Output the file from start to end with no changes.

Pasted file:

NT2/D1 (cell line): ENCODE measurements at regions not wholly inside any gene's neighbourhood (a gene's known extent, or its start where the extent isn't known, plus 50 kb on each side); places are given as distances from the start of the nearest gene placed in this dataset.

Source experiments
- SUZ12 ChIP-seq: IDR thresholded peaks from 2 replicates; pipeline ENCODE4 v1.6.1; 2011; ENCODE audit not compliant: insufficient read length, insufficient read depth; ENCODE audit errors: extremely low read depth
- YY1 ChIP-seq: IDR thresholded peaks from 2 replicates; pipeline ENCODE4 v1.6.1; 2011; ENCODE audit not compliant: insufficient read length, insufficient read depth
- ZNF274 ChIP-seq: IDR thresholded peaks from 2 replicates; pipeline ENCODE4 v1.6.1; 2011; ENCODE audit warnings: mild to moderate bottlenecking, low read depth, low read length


NT2/D1 (cell line): ENCODE measurements at regions not wholly inside any gene's neighbourhood (a gene's known extent, or its start where the extent isn't known, plus 50 kb on each side); places are given as distances from the start of the nearest gene placed in this dataset.

Source experiments
- SUZ12 ChIP-seq: IDR thresholded peaks from 2 replicates; pipeline ENCODE4 v1.6.1; 2011; ENCODE audit not compliant: insufficient read length, insufficient read depth; ENCODE audit errors: extremely low read depth
- YY1 ChIP-seq: IDR thresholded peaks from 2 replicates; pipeline ENCODE4 v1.6.1; 2011; ENCODE audit not compliant: insufficient read length, insufficient read depth
- ZNF274 ChIP-seq: IDR thresholded peaks from 2 replicates; pipeline ENCODE4 v1.6.1; 2011; ENCODE audit warnings: mild to moderate bottlenecking, low read depth, low read length